ADELAIDE - Phil Fitzpatrick is right to equate racism with economic oppression, as they clearly go hand in hand.
You do not need to be a Marxist to understand that neo-liberal capitalism relies upon the ability to exploit labour in order to flourish.
The basic theory underpinning capitalism as outlined by Adam Smith is that if each person is free to pursue his or her own economic best interests so the total economy must inevitably grow.
This is so because every economic exchange generates a profit which means that, over time, the total size of the economy will grow.
Smith was wise enough to understand that the role of government is to moderate the worst excesses of capitalism by, for example, preventing the emergence of gigantic monopolies or oligopolies and generally ensuring that economic activity was conducted fairly.
Karl Marx's contribution was to point out that capitalism is inherently exploitative.
It largely relies upon capitalists being able to convert the labour of their workforce into products and services which are sold at a profit, with profit being maximised by, amongst other things, labour costs being minimised.
Capitalists allow their workers to share in the wealth they create only to the minimum extent necessary to secure their cooperation in the production of goods and services for sale.
A person's colour is significant in this capitalist process because racism is a mechanism by which a defined group can be regarded as essentially ‘non-human’, thereby providing a philosophical or moral justification for their enslavement or some other form of exploitation.
This is why the founding fathers of the USA could proclaim that "all men are created equal" whilst at the same time acknowledging that this supposedly universal statement did not apply to black people because, as Phil Fitzpatrick mentioned, they were regarded as an inferior sort of human or even non-human.
Even at the time, the fundamental hypocrisy of this position was well understood and there was a vociferous anti-slavery movement, especially in the northern states.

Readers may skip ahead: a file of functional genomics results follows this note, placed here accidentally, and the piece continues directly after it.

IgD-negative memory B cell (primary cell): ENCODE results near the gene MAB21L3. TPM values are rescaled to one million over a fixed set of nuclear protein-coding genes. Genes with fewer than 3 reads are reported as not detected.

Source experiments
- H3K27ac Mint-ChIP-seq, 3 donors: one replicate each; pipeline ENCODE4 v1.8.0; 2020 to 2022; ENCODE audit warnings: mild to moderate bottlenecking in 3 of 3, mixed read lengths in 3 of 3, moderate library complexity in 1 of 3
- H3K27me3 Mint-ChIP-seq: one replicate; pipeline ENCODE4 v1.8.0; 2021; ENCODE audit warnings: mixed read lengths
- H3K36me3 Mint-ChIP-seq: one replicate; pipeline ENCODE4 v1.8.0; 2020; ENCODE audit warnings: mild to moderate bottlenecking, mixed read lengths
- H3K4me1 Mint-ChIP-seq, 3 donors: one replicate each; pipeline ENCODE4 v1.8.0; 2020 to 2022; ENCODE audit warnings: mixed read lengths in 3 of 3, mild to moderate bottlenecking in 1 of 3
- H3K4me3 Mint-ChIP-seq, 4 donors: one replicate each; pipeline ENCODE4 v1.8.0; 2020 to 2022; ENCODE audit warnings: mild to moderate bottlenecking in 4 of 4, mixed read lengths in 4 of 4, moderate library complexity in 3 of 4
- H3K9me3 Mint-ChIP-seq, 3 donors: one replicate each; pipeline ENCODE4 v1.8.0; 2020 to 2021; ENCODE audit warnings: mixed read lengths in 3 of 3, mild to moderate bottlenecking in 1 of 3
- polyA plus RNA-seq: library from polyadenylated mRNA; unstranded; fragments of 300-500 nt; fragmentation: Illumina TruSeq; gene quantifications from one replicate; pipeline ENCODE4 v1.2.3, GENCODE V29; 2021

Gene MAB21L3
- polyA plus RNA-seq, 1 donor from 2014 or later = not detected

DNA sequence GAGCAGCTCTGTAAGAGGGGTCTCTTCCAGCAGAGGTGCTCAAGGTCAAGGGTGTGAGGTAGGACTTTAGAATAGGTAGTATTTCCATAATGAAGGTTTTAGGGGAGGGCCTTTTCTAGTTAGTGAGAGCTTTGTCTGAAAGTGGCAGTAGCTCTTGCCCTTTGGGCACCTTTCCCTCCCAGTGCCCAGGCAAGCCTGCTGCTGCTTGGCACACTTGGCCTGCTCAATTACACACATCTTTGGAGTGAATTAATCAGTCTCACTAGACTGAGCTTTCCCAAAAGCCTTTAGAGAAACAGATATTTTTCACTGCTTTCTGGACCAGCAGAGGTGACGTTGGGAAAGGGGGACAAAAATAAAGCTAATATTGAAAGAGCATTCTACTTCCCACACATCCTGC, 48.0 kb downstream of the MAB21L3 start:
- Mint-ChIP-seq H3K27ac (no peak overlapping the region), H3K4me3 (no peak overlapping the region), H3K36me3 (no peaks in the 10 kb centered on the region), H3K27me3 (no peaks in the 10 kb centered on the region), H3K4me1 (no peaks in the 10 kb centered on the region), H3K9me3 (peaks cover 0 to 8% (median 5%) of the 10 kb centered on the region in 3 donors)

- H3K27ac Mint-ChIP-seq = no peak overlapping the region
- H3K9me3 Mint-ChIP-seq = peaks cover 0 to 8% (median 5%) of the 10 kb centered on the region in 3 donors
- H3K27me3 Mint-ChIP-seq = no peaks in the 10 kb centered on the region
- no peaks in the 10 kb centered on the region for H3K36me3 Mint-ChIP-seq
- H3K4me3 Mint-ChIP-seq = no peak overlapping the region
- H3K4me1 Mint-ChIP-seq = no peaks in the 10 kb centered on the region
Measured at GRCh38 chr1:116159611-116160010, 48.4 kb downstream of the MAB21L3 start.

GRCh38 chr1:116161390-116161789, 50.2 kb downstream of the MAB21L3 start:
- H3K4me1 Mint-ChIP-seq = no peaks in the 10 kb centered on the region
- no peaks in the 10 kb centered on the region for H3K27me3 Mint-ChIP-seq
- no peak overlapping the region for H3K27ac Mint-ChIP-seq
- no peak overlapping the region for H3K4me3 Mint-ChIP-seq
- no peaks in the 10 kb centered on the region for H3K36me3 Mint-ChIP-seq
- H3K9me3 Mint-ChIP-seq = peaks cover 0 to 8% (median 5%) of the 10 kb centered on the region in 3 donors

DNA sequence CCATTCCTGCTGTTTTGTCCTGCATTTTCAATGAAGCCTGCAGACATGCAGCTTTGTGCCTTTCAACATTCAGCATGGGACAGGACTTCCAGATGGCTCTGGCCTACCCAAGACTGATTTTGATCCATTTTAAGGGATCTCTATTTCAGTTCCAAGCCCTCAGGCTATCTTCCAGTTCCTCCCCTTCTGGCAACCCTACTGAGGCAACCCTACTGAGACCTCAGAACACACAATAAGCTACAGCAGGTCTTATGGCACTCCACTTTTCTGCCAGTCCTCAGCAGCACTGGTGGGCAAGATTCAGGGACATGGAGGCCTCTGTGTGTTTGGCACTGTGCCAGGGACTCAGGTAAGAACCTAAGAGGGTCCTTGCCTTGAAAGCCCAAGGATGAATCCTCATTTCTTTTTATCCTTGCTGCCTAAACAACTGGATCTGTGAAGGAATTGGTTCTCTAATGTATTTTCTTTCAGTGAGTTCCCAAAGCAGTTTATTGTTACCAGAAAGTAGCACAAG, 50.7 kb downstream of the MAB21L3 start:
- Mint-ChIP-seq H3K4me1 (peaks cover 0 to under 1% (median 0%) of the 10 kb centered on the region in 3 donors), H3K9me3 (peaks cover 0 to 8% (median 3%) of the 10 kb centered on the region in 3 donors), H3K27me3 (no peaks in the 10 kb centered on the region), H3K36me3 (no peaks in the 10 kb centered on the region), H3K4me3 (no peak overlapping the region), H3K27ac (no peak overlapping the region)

It set the scene for the American Civil War because it created moral and economic tensions within the new republic that could not be resolved politically.
Papua New Guinea was spared the very worst form of European imperial capitalism and the associated racism.
This is so because, by the time PNG was being drawn into the modern world, most people regarded the routine racism of the past as unacceptable.
This is not to say that the exploration and pacification of PNG was without blemish, as this is clearly not the case.
But the Administration's basic position was that the population should be brought under the rule of law as humanely and non-violently as possible.
Thus while the Administration was, at some level at least, informed by a racist outlook, this was hugely modified by an insistence upon procedural fairness in applying the rule of law and a determination that the people should not be dispossessed of their land and so avoid the fate of many Africans who became refugees in their own country.
While what might be called petty racism was an underlying issue in PNG, the grotesquely systemic racism found in the pre-Civil War USA and many European colonies in Africa was not allowed to develop.
Also, the worst excesses of capitalism were not visited upon Papua New Guineans, with significant restrictions imposed upon colonists to ensure that the wholesale depredations of Africa were not repeated.
Thus was PNG spared the worst of either racism or capitalism and able to smoothly and peacefully transition from colonial dependency to full independence.
All that said, a problem for PNG now is to avoid becoming ensnared in a new form of economic colonialism which may turn out to be every bit as pernicious and destructive as overt racism.